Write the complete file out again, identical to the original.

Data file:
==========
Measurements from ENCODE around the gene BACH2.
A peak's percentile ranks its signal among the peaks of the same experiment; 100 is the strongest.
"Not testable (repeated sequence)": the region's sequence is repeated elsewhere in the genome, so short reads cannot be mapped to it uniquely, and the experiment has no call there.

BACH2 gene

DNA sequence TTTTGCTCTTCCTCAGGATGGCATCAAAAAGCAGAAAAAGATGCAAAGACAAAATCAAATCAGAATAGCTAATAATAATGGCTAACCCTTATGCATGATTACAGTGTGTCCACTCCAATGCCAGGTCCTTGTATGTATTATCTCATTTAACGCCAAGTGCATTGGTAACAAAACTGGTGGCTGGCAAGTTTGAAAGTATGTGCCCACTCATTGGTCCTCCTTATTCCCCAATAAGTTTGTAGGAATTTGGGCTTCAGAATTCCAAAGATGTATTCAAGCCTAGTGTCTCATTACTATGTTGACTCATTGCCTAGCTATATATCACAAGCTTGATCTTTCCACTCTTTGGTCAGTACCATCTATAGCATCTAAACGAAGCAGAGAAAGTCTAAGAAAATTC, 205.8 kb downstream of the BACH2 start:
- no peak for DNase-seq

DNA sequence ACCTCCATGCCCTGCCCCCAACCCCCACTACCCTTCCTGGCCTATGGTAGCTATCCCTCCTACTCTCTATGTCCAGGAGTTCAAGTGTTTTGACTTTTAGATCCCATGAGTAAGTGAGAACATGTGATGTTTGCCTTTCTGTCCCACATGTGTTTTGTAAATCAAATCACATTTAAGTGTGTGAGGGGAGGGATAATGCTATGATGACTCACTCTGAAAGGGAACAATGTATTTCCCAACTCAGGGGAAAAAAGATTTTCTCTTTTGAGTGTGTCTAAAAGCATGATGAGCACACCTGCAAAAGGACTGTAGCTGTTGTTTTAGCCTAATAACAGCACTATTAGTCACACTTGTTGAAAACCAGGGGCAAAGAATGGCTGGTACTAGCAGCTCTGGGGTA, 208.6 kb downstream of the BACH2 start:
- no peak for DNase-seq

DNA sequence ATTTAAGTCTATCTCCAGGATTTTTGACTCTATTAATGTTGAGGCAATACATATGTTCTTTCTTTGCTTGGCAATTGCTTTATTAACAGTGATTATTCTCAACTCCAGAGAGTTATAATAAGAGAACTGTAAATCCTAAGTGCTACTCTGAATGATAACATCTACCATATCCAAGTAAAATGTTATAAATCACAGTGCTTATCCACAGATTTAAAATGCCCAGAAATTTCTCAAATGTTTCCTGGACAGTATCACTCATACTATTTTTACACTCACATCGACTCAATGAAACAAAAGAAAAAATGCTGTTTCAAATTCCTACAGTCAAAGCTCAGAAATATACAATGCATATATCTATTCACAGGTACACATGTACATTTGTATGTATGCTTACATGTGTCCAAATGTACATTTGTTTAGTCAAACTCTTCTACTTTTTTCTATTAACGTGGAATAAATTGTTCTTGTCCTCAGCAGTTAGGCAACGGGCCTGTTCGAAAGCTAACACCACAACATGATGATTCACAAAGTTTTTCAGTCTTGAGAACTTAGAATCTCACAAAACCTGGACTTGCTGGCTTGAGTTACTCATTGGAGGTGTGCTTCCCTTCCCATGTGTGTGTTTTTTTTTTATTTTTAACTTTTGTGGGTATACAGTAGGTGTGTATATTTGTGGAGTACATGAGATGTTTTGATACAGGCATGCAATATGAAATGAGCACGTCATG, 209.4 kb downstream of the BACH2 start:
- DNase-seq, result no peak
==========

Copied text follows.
Measurements from ENCODE around the gene BACH2.
A peak's percentile ranks its signal among the peaks of the same experiment; 100 is the strongest.
"Not testable (repeated sequence)": the region's sequence is repeated elsewhere in the genome, so short reads cannot be mapped to it uniquely, and the experiment has no call there.

BACH2 gene

DNA sequence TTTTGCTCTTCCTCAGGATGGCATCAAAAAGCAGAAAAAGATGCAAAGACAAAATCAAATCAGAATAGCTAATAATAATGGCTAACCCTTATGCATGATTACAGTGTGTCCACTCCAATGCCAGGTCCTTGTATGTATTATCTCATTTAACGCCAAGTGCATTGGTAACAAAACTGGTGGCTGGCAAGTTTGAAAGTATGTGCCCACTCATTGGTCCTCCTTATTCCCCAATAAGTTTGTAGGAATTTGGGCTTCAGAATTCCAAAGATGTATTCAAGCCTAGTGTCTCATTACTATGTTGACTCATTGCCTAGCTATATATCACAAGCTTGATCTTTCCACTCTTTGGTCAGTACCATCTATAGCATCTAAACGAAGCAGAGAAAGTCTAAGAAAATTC, 205.8 kb downstream of the BACH2 start:
- no peak for DNase-seq

DNA sequence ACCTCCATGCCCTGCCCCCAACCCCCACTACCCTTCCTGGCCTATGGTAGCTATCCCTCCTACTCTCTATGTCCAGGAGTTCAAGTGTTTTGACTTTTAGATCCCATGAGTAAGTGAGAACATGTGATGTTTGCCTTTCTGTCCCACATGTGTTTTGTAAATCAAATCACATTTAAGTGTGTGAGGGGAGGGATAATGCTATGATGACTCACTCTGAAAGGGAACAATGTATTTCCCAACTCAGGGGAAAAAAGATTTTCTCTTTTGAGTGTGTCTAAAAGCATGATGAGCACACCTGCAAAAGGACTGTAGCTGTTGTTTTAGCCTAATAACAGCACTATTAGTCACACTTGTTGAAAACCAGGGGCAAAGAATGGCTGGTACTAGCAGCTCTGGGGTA, 208.6 kb downstream of the BACH2 start:
- no peak for DNase-seq

DNA sequence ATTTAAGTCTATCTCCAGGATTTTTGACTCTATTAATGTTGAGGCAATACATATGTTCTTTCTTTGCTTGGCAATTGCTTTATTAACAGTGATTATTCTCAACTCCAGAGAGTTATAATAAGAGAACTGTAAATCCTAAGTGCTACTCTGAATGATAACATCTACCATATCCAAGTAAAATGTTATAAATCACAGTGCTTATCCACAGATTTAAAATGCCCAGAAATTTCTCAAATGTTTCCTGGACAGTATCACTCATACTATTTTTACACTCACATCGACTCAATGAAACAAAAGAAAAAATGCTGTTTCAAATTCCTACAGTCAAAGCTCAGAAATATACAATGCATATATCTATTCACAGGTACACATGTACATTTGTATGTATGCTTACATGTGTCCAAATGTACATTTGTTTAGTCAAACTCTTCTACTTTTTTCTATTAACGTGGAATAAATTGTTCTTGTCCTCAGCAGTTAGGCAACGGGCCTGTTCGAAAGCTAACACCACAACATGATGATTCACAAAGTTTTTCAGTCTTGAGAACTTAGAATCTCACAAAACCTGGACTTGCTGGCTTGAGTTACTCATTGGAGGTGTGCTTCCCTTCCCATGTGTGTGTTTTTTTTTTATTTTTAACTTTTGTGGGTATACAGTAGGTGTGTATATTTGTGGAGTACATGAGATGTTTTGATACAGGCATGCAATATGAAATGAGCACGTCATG, 209.4 kb downstream of the BACH2 start:
- DNase-seq, result no peak